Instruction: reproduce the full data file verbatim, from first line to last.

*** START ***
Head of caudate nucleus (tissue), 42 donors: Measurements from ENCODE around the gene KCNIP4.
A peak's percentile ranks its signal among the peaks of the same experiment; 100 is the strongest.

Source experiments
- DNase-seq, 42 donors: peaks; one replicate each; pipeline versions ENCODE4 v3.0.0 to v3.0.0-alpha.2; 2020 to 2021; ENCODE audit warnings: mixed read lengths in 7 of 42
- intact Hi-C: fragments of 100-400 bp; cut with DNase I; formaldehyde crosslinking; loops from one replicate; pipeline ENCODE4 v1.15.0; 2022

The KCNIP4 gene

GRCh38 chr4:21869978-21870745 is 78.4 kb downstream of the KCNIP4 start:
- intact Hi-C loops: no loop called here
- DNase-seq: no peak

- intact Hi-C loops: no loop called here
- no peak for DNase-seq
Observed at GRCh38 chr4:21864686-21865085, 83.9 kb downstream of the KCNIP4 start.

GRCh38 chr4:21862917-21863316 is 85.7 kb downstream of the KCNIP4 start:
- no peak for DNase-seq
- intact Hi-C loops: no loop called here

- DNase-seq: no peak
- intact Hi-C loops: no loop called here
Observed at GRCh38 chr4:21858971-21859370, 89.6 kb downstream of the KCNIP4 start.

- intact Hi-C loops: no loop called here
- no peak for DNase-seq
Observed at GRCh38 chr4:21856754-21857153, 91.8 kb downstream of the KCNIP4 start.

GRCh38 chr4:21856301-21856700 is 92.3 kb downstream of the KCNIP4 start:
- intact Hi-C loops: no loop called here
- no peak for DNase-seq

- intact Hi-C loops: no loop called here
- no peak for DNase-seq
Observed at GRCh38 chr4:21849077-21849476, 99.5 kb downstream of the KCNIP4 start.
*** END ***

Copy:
Head of caudate nucleus (tissue), 42 donors: Measurements from ENCODE around the gene KCNIP4.
A peak's percentile ranks its signal among the peaks of the same experiment; 100 is the strongest.

Source experiments
- DNase-seq, 42 donors: peaks; one replicate each; pipeline versions ENCODE4 v3.0.0 to v3.0.0-alpha.2; 2020 to 2021; ENCODE audit warnings: mixed read lengths in 7 of 42
- intact Hi-C: fragments of 100-400 bp; cut with DNase I; formaldehyde crosslinking; loops from one replicate; pipeline ENCODE4 v1.15.0; 2022

The KCNIP4 gene

GRCh38 chr4:21869978-21870745 is 78.4 kb downstream of the KCNIP4 start:
- intact Hi-C loops: no loop called here
- DNase-seq: no peak

- intact Hi-C loops: no loop called here
- no peak for DNase-seq
Observed at GRCh38 chr4:21864686-21865085, 83.9 kb downstream of the KCNIP4 start.

GRCh38 chr4:21862917-21863316 is 85.7 kb downstream of the KCNIP4 start:
- no peak for DNase-seq
- intact Hi-C loops: no loop called here

- DNase-seq: no peak
- intact Hi-C loops: no loop called here
Observed at GRCh38 chr4:21858971-21859370, 89.6 kb downstream of the KCNIP4 start.

- intact Hi-C loops: no loop called here
- no peak for DNase-seq
Observed at GRCh38 chr4:21856754-21857153, 91.8 kb downstream of the KCNIP4 start.

GRCh38 chr4:21856301-21856700 is 92.3 kb downstream of the KCNIP4 start:
- intact Hi-C loops: no loop called here
- no peak for DNase-seq

- intact Hi-C loops: no loop called here
- no peak for DNase-seq
Observed at GRCh38 chr4:21849077-21849476, 99.5 kb downstream of the KCNIP4 start.